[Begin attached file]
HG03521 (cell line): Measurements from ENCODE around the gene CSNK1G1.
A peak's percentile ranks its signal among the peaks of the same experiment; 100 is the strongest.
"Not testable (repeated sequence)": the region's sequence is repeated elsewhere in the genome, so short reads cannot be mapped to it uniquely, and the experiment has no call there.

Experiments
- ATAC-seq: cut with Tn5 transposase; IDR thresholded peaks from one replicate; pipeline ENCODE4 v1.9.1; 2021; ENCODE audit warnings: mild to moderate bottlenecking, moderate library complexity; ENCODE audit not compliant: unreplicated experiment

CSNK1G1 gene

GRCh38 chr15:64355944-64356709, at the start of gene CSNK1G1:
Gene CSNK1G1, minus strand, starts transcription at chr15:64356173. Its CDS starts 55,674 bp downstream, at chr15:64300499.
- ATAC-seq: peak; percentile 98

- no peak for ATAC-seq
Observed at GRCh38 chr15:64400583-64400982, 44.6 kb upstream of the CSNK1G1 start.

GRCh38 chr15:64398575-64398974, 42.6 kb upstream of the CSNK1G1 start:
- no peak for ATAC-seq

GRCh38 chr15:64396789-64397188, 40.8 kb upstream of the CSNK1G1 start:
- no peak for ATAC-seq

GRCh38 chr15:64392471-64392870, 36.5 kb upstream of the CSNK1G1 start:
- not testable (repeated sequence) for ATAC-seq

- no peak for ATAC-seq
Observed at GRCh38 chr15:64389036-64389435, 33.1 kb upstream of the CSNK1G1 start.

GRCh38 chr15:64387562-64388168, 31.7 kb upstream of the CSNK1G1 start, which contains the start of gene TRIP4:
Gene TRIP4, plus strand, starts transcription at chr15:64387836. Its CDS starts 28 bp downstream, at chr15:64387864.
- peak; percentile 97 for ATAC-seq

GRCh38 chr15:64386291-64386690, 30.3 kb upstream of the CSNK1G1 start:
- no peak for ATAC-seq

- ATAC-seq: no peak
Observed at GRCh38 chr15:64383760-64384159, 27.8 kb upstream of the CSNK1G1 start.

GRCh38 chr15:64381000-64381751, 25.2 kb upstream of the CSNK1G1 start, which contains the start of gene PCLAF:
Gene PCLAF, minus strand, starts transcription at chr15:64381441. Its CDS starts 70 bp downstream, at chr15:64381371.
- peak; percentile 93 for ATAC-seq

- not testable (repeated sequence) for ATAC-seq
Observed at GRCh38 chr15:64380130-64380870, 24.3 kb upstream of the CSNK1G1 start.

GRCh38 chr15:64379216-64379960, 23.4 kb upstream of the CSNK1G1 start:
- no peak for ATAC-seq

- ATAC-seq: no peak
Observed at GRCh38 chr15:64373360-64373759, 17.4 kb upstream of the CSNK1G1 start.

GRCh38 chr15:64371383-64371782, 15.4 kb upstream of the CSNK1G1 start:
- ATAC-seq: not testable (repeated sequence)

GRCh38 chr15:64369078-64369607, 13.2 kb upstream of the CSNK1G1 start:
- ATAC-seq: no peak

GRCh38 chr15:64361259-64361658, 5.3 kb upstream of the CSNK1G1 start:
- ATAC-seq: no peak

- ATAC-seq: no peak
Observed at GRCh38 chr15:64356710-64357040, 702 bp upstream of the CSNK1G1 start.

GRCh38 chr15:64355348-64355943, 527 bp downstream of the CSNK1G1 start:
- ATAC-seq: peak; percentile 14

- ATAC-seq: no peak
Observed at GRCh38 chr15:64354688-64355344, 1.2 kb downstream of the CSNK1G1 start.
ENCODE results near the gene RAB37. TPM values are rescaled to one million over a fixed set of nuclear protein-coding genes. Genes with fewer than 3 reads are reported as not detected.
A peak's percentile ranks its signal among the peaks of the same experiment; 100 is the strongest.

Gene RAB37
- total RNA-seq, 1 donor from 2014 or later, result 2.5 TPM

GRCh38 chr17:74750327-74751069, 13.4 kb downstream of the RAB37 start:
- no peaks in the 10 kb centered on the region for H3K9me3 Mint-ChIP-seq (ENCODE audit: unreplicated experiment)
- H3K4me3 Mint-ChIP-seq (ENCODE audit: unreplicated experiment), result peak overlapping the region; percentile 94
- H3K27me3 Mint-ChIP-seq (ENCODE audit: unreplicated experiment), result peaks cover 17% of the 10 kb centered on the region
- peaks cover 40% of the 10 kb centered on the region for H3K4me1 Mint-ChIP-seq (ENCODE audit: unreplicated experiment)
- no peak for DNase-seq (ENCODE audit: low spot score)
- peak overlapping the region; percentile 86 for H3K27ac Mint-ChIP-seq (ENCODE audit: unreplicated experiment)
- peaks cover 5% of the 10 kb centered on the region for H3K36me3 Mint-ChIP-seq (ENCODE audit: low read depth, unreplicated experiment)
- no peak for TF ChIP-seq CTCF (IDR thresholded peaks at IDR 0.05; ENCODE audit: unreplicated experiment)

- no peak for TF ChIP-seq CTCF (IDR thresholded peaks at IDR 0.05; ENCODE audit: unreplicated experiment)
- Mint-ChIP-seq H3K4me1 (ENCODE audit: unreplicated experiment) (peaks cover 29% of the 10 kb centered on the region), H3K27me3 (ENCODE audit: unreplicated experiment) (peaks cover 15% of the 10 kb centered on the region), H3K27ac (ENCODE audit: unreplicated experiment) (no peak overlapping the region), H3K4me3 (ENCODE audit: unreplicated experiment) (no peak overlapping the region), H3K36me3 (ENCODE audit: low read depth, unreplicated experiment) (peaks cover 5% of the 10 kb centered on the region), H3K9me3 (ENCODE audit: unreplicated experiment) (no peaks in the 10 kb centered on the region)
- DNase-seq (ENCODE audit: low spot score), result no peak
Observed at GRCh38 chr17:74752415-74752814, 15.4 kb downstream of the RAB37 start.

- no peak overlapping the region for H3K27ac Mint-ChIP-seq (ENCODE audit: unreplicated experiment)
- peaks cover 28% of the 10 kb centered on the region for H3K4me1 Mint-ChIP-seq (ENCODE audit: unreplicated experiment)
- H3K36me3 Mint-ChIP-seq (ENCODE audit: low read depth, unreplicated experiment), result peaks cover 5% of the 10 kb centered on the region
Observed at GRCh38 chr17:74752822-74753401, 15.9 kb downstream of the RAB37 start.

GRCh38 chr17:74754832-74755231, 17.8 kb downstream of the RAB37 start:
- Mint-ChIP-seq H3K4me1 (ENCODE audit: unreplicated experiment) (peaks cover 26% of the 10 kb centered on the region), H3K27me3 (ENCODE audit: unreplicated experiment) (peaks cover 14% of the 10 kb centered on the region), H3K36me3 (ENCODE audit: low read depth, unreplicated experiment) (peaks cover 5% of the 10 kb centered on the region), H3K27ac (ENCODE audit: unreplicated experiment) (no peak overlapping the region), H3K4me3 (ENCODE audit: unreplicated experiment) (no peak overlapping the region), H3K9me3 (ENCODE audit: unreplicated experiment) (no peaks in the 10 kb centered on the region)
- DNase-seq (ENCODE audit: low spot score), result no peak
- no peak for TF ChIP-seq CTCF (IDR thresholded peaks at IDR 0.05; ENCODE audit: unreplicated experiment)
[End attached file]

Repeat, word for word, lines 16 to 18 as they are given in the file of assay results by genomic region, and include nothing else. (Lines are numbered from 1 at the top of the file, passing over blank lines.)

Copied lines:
GRCh38 chr15:64392471-64392870, 36.5 kb upstream of the CSNK1G1 start:
- not testable (repeated sequence) for ATAC-seq

- no peak for ATAC-seq